So, how do I feel about this? It depends on the stories of the moral.
The play is at its strongest if we minimize the lesson. This can be a story about how life has a way of refuting our theories and foiling our choices. As a story about middle-aged people, this is also a story about how decisions once meant to create a life become the source of limitations inhibiting our lives. We see in this story how Catherine once sacrificed a relationship for a career only to find (too late) the choice cost her more than she imagined. Don and Gwen both chose a family life over career ambitions only to find their own family languishing in the lack of professional rewards. Each of these characters seems to find the down-side of their past decisions a bit more significant than they once imagined. It’s an excellent story about the many ways that simply being human can damned well get in the way of trying to be something else. That’s a lesson I can identify with.
As specific statement about feminism, I can’t help thinking the play is a bit more objectionable. It’s view of family life is especially grim, perhaps unfairly so. (By perhaps, I probably mean something more like “almost certainly.”) What the play says about career women seems still more egregious. It asks us to accept that this one woman, Catherine, must choose between a family and a career, and of course the real problem here is just how much we may generalize about her dilemma. That is where I find myself wanting to back out of the premise.
It isn’t just that I think Catherine should have her cake and eat it too. I could swear that I know women who have done precisely that. I’ve dated women who’ve done that. Hell, I’ve worked with and/or for women who have raised families and enjoyed successful careers. I don’t doubt the stress of doing both may have made misery of their lives on at least a few occasions, and I don’t doubt the cost of trying to do both falls harder on women than it does men. I don’t even doubt that in some individual cases, handling both becomes too much, but my point is that women have done it.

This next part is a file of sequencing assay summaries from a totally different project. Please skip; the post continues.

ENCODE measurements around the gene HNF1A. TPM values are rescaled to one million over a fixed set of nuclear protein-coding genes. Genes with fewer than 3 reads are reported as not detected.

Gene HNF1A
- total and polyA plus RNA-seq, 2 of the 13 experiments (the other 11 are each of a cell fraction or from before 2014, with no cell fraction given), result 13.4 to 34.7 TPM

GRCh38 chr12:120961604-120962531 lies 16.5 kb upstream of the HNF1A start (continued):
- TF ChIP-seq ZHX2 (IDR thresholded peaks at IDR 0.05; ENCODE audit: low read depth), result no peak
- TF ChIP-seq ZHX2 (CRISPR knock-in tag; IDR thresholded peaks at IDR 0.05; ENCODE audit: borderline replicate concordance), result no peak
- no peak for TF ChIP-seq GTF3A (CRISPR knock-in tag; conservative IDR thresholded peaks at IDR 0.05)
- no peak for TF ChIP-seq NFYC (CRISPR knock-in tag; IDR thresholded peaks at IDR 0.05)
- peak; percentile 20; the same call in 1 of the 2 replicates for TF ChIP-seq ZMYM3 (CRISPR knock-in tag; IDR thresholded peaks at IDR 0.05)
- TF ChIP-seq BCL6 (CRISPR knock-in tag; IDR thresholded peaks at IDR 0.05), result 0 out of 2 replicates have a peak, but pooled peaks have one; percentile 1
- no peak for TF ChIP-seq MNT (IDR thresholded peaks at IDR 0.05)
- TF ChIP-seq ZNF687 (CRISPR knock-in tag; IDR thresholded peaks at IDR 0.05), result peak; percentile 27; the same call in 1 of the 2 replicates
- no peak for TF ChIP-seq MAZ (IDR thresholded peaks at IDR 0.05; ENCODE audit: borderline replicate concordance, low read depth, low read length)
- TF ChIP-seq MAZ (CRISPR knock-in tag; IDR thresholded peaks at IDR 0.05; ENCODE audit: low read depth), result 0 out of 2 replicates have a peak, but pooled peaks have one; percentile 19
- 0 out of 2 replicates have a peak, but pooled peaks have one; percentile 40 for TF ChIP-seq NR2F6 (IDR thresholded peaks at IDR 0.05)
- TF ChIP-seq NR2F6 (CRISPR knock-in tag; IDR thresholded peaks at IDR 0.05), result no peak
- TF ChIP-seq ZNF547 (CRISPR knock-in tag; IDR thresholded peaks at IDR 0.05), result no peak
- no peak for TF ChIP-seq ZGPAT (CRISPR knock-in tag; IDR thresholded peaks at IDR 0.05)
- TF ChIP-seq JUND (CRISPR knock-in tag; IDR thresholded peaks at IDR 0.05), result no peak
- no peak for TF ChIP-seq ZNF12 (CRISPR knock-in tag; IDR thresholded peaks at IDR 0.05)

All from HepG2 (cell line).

Of course, I can accept the premise that trying to have both isn’t working for a single character in a wonderful little play. But I can’t help thinking the story isn’t just about her. There is a reason, she and the others spend so much time telling us about feminist theory, and it isn’t because this is only a particular story of a particular woman and her particular set of friends.
Which brings us to yet another story. Whatever else this play is about, it definitely contains a story about feminism. But in this respect it is NOT a story about middle-aged women at all. It is a story about elderly and deceased women. I can’t help wondering at the focus on Friedan and Schlafly. These are the iconic figures that haunt the tales told by the characters in this story, the figures who have shaped the stories of those characters. Their choices have thus been framed in terms of gender politics as they were defined quite some time ago. I’m a little out of my element here, but I feel safe in suggesting other theorists might have provided these characters with an entirely different set of questions to struggle with. This is an interesting story, but I suspect one that missed a few options in the telling.
By ‘missed’ I might mean ‘denied’.
(Whenever I’m a Cyrano’s I can’t help wishing I’d been around for a few of these plays. …Jihad Jones?)